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Mother fears for child’s welfare after Barking school staff offer him wrong drugs

PUBLISHED: 14:48 19 September 2012 | UPDATED: 14:51 19 September 2012

Georgina Walczyk with nine-year-old son Alfie who sufefrs from Bell's Palsy

Georgina Walczyk with nine-year-old son Alfie who sufefrs from Bell's Palsy

Archant

A mother has removed her nine-year-old son from a Barking school after claiming he was wrongly offered another pupil’s prescription drugs.

Georgina Walczyk took Alfie out of Thames View Junior School, saying a member of staff mistakenly handed him a prescription to treat attention deficit hyperactivity disorder (ADHD).

The drug that Alfie was offered on September 5, was for another pupil who shares his first name.

When offered the ADHD medicine, he saw the name on it was not his and did not take it. Barking and Dagenham Council confirmed an investigation is under way.

Ms Walczyk, 26, said: “I don’t feel my child is safe there at all.”

Alfie, in year five, suffers from Bell’s palsy — a paralysis of the facial muscles – and was feeling unwell that day.

He suffered his first attack of the condition in August and had complained of having an earache – an indicator that another attack may occur.

Ms Walczyk said she had told the school to inform her when her son was unwell but claims this did not happen.

“I told them, no matter what time it is you should call me, but they never did,” said Ms Walczyk. “I have no faith in the school anymore.”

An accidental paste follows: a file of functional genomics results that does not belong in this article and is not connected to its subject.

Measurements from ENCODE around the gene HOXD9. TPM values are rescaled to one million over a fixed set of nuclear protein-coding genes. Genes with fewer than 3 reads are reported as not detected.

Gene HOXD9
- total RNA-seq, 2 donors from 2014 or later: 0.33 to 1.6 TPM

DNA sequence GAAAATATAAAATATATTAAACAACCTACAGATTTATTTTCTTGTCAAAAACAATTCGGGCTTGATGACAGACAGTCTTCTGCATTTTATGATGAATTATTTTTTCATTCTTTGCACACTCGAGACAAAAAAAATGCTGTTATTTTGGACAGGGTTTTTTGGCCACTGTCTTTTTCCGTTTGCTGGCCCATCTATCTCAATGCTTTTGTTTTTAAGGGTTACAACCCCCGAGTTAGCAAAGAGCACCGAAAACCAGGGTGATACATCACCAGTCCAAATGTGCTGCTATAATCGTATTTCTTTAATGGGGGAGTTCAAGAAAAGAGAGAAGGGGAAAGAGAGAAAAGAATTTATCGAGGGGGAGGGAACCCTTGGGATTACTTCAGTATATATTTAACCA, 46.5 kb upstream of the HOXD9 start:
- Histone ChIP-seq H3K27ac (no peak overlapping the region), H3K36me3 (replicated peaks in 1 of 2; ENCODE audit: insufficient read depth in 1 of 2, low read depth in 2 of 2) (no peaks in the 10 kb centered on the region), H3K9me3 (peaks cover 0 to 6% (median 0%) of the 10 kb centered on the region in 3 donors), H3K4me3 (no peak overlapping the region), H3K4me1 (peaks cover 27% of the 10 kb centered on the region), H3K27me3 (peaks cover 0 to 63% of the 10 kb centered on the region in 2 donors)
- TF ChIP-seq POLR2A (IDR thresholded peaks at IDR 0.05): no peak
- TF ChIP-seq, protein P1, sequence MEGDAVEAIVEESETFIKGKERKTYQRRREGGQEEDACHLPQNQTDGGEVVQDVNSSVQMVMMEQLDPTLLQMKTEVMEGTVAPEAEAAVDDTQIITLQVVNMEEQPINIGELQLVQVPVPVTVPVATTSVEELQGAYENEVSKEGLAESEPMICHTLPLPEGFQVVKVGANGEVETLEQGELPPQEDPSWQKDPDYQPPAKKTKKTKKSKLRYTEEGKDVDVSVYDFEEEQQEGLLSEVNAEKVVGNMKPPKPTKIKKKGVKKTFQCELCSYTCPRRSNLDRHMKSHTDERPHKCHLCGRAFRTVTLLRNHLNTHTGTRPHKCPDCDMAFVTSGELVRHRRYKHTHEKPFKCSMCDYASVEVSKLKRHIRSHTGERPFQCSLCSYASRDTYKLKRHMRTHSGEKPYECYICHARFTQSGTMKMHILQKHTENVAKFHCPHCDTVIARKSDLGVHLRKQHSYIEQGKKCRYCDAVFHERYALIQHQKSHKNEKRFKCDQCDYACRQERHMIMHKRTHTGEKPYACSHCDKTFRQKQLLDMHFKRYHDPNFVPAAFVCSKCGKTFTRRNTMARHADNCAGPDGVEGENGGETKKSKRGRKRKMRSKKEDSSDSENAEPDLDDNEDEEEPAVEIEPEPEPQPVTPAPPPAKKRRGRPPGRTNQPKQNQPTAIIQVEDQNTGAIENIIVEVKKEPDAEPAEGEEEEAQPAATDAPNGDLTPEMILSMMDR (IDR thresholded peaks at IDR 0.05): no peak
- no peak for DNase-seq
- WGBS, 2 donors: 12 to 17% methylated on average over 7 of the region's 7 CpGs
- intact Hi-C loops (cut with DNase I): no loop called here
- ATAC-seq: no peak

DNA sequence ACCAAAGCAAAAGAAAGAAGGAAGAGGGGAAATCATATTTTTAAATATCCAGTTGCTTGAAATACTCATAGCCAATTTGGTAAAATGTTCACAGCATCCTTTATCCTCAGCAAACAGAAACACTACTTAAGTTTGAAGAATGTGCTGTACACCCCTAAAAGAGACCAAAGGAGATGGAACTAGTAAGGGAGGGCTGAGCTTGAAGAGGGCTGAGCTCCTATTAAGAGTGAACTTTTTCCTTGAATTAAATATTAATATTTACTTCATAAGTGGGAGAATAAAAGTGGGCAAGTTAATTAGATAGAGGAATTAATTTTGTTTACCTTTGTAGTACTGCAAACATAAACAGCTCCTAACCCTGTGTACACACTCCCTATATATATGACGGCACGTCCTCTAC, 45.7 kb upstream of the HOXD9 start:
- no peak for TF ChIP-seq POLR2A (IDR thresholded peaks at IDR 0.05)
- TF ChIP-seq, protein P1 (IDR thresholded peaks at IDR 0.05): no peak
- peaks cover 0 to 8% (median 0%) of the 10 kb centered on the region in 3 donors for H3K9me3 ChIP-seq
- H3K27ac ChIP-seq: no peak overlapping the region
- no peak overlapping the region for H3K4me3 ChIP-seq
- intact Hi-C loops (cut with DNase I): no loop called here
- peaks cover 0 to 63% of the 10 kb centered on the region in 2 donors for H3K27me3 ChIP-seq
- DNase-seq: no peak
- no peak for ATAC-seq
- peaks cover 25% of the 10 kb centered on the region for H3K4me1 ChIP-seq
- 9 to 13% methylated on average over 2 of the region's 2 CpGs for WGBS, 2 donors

Ms Walczyk, an accommodation officer, also told the Post that in an unrelated incident in January, her son was denied a school meal.

She said Alfie had his lunch taken away from him after staff noticed that the top-up card he was using to pay for meals did not have enough cash on it.

She said he was instead offered an “emergency meal” of two Jacob’s crackers, a Dairylea cheese triangle and a glass of water.

“They said it was a healthy balanced meal,” said Ms Walczyk. “I let the first incident go because I know the school, I used to go there, and I thought I would give them a chance.

“But this time I cannot leave it and I cannot put him back into the school knowing that I have taken it this far. I do not want him to feel uncomfortable at all.”

A Barking and Dagenham Council spokesman said: “The matter regarding an attempt to give Alfie medication that was not prescribed for him is under investigation and we are unable to comment further at this time.”

He added: “In regards to the meal, the matter of handling debt is one for school governors. However, the local authority recommends that children, as a minimum, are given a packed lunch.

“Our local authority policy clearly states that we do not want children to go hungry but any parental debt has to be paid up.

“There seems to be a difference of opinion between mum and the school about how this was handled.”

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